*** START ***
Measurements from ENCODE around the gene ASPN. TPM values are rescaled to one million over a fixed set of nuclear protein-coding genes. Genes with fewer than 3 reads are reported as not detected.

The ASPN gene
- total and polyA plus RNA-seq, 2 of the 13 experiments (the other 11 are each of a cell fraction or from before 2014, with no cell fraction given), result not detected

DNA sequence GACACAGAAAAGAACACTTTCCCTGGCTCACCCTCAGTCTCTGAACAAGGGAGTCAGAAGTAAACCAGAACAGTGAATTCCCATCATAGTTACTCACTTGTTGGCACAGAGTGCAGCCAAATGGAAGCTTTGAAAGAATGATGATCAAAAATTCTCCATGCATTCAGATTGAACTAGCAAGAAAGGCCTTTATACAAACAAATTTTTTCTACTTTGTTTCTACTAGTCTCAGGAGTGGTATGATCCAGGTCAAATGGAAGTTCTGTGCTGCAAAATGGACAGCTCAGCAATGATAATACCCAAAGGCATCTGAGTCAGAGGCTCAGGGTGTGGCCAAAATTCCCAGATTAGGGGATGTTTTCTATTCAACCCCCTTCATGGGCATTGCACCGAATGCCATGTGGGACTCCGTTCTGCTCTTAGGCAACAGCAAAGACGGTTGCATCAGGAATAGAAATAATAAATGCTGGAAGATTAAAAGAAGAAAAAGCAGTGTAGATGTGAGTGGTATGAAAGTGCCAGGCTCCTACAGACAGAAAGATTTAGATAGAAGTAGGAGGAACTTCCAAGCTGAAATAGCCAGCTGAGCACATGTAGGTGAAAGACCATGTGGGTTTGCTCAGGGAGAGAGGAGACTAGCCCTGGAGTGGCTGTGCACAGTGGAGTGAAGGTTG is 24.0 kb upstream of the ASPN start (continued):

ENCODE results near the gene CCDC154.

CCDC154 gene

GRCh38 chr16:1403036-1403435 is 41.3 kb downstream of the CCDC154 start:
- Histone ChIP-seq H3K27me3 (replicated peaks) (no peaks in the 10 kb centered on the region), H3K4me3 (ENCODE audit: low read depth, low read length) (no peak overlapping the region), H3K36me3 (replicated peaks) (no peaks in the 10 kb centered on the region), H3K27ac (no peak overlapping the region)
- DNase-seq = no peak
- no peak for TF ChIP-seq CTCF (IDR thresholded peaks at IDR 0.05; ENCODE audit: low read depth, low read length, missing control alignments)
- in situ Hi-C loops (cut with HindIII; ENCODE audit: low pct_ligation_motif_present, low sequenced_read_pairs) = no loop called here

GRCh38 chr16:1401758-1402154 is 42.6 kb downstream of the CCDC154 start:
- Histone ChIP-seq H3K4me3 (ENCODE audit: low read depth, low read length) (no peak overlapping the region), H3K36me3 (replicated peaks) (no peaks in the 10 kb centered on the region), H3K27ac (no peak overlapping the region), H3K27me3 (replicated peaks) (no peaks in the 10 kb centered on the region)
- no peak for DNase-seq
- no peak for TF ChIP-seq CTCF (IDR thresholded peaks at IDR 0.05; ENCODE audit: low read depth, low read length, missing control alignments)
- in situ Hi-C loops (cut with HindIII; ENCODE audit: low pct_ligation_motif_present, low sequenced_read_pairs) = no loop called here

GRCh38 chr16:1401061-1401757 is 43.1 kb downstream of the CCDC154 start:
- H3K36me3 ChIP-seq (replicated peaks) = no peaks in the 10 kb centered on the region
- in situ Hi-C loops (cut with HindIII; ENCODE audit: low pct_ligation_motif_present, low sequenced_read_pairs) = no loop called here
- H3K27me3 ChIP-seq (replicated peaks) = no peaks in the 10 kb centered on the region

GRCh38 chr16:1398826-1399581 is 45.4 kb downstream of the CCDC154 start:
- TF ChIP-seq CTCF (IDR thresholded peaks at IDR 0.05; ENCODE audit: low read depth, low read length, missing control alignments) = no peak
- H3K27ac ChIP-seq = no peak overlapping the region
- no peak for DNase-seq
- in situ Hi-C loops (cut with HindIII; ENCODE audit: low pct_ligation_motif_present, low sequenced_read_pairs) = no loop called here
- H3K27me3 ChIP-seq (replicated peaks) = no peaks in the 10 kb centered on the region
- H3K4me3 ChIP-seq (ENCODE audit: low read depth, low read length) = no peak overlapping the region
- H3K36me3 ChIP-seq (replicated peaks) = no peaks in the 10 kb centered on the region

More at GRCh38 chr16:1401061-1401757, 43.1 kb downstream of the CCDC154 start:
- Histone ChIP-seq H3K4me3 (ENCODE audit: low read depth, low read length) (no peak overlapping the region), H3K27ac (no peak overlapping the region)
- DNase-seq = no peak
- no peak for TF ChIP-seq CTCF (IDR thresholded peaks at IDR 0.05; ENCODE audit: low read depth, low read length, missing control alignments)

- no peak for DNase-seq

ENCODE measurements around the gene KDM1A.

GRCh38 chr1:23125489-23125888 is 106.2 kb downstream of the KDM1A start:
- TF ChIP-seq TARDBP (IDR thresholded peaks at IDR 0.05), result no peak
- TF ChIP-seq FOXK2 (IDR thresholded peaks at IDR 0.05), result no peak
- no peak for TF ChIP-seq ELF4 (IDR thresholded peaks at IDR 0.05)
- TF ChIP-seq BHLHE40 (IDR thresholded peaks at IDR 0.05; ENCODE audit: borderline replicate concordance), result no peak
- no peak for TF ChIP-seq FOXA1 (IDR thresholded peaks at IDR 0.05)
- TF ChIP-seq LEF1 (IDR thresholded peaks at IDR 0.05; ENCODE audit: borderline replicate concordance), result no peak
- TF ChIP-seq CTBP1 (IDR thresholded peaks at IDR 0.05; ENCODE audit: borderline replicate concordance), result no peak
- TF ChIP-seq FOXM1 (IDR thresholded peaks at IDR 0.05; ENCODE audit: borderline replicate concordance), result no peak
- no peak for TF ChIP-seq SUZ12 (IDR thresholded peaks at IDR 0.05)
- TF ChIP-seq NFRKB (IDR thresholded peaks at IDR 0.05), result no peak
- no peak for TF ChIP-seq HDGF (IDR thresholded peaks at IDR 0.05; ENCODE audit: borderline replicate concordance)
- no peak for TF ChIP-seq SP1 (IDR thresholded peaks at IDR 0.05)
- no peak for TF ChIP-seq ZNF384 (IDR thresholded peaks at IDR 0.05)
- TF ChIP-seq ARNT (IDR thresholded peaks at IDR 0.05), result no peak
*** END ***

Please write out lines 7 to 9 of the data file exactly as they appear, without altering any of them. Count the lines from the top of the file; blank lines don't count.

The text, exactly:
GRCh38 chr16:1403036-1403435 is 41.3 kb downstream of the CCDC154 start:
- Histone ChIP-seq H3K27me3 (replicated peaks) (no peaks in the 10 kb centered on the region), H3K4me3 (ENCODE audit: low read depth, low read length) (no peak overlapping the region), H3K36me3 (replicated peaks) (no peaks in the 10 kb centered on the region), H3K27ac (no peak overlapping the region)
- DNase-seq = no peak